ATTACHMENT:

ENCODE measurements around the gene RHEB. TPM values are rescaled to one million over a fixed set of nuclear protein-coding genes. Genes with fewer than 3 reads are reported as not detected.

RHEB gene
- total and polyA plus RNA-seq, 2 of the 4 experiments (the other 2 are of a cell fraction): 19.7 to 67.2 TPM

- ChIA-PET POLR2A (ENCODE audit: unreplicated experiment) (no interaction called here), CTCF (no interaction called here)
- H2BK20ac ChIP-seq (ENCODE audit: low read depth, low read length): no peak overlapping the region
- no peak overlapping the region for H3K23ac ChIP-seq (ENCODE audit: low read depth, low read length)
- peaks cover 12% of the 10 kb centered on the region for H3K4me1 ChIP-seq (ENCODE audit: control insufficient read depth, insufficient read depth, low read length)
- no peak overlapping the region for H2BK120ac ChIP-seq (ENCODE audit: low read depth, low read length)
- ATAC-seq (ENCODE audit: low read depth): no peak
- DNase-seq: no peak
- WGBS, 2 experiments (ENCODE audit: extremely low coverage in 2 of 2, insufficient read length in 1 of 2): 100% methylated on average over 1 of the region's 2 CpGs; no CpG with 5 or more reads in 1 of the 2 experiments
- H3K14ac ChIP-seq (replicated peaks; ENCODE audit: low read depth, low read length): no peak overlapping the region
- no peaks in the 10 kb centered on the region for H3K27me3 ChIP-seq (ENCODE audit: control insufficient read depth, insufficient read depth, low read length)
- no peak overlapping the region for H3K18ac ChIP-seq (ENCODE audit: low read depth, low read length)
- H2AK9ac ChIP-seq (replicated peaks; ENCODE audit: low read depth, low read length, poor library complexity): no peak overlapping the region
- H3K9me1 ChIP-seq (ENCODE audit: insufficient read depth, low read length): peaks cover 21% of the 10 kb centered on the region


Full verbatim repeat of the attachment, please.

ENCODE measurements around the gene RHEB. TPM values are rescaled to one million over a fixed set of nuclear protein-coding genes. Genes with fewer than 3 reads are reported as not detected.

RHEB gene
- total and polyA plus RNA-seq, 2 of the 4 experiments (the other 2 are of a cell fraction): 19.7 to 67.2 TPM

- ChIA-PET POLR2A (ENCODE audit: unreplicated experiment) (no interaction called here), CTCF (no interaction called here)
- H2BK20ac ChIP-seq (ENCODE audit: low read depth, low read length): no peak overlapping the region
- no peak overlapping the region for H3K23ac ChIP-seq (ENCODE audit: low read depth, low read length)
- peaks cover 12% of the 10 kb centered on the region for H3K4me1 ChIP-seq (ENCODE audit: control insufficient read depth, insufficient read depth, low read length)
- no peak overlapping the region for H2BK120ac ChIP-seq (ENCODE audit: low read depth, low read length)
- ATAC-seq (ENCODE audit: low read depth): no peak
- DNase-seq: no peak
- WGBS, 2 experiments (ENCODE audit: extremely low coverage in 2 of 2, insufficient read length in 1 of 2): 100% methylated on average over 1 of the region's 2 CpGs; no CpG with 5 or more reads in 1 of the 2 experiments
- H3K14ac ChIP-seq (replicated peaks; ENCODE audit: low read depth, low read length): no peak overlapping the region
- no peaks in the 10 kb centered on the region for H3K27me3 ChIP-seq (ENCODE audit: control insufficient read depth, insufficient read depth, low read length)
- no peak overlapping the region for H3K18ac ChIP-seq (ENCODE audit: low read depth, low read length)
- H2AK9ac ChIP-seq (replicated peaks; ENCODE audit: low read depth, low read length, poor library complexity): no peak overlapping the region
- H3K9me1 ChIP-seq (ENCODE audit: insufficient read depth, low read length): peaks cover 21% of the 10 kb centered on the region